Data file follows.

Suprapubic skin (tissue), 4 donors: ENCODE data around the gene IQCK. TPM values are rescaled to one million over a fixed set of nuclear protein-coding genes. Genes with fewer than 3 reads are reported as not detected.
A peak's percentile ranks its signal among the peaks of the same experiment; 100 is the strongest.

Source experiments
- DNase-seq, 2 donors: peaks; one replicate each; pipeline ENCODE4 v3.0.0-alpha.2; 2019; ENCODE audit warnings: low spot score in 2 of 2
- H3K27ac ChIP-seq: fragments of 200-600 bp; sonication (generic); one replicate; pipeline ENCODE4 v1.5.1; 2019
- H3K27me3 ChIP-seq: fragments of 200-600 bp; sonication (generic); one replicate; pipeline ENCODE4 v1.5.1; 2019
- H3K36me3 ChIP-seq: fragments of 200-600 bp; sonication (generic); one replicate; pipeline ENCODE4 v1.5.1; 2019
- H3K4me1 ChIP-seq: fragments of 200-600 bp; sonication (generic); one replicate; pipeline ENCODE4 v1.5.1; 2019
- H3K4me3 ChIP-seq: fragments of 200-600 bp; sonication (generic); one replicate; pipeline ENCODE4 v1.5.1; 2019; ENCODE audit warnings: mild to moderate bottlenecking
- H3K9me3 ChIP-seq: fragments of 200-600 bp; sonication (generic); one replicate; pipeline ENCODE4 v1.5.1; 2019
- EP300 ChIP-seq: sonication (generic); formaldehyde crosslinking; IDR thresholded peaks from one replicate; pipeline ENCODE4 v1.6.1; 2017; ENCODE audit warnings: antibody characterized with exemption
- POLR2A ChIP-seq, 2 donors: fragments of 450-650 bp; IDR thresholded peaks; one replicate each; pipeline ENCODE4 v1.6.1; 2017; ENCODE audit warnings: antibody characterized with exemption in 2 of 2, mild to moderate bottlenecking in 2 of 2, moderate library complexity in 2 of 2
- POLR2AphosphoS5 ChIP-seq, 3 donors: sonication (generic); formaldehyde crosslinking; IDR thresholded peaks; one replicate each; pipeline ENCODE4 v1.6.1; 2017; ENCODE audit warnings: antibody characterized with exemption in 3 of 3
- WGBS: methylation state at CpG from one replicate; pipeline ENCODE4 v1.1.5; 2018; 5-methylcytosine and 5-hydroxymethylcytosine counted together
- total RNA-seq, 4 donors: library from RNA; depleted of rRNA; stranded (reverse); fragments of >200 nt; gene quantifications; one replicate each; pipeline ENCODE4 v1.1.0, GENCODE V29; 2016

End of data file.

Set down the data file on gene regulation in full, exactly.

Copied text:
Suprapubic skin (tissue), 4 donors: ENCODE data around the gene IQCK. TPM values are rescaled to one million over a fixed set of nuclear protein-coding genes. Genes with fewer than 3 reads are reported as not detected.
A peak's percentile ranks its signal among the peaks of the same experiment; 100 is the strongest.

Source experiments
- DNase-seq, 2 donors: peaks; one replicate each; pipeline ENCODE4 v3.0.0-alpha.2; 2019; ENCODE audit warnings: low spot score in 2 of 2
- H3K27ac ChIP-seq: fragments of 200-600 bp; sonication (generic); one replicate; pipeline ENCODE4 v1.5.1; 2019
- H3K27me3 ChIP-seq: fragments of 200-600 bp; sonication (generic); one replicate; pipeline ENCODE4 v1.5.1; 2019
- H3K36me3 ChIP-seq: fragments of 200-600 bp; sonication (generic); one replicate; pipeline ENCODE4 v1.5.1; 2019
- H3K4me1 ChIP-seq: fragments of 200-600 bp; sonication (generic); one replicate; pipeline ENCODE4 v1.5.1; 2019
- H3K4me3 ChIP-seq: fragments of 200-600 bp; sonication (generic); one replicate; pipeline ENCODE4 v1.5.1; 2019; ENCODE audit warnings: mild to moderate bottlenecking
- H3K9me3 ChIP-seq: fragments of 200-600 bp; sonication (generic); one replicate; pipeline ENCODE4 v1.5.1; 2019
- EP300 ChIP-seq: sonication (generic); formaldehyde crosslinking; IDR thresholded peaks from one replicate; pipeline ENCODE4 v1.6.1; 2017; ENCODE audit warnings: antibody characterized with exemption
- POLR2A ChIP-seq, 2 donors: fragments of 450-650 bp; IDR thresholded peaks; one replicate each; pipeline ENCODE4 v1.6.1; 2017; ENCODE audit warnings: antibody characterized with exemption in 2 of 2, mild to moderate bottlenecking in 2 of 2, moderate library complexity in 2 of 2
- POLR2AphosphoS5 ChIP-seq, 3 donors: sonication (generic); formaldehyde crosslinking; IDR thresholded peaks; one replicate each; pipeline ENCODE4 v1.6.1; 2017; ENCODE audit warnings: antibody characterized with exemption in 3 of 3
- WGBS: methylation state at CpG from one replicate; pipeline ENCODE4 v1.1.5; 2018; 5-methylcytosine and 5-hydroxymethylcytosine counted together
- total RNA-seq, 4 donors: library from RNA; depleted of rRNA; stranded (reverse); fragments of >200 nt; gene quantifications; one replicate each; pipeline ENCODE4 v1.1.0, GENCODE V29; 2016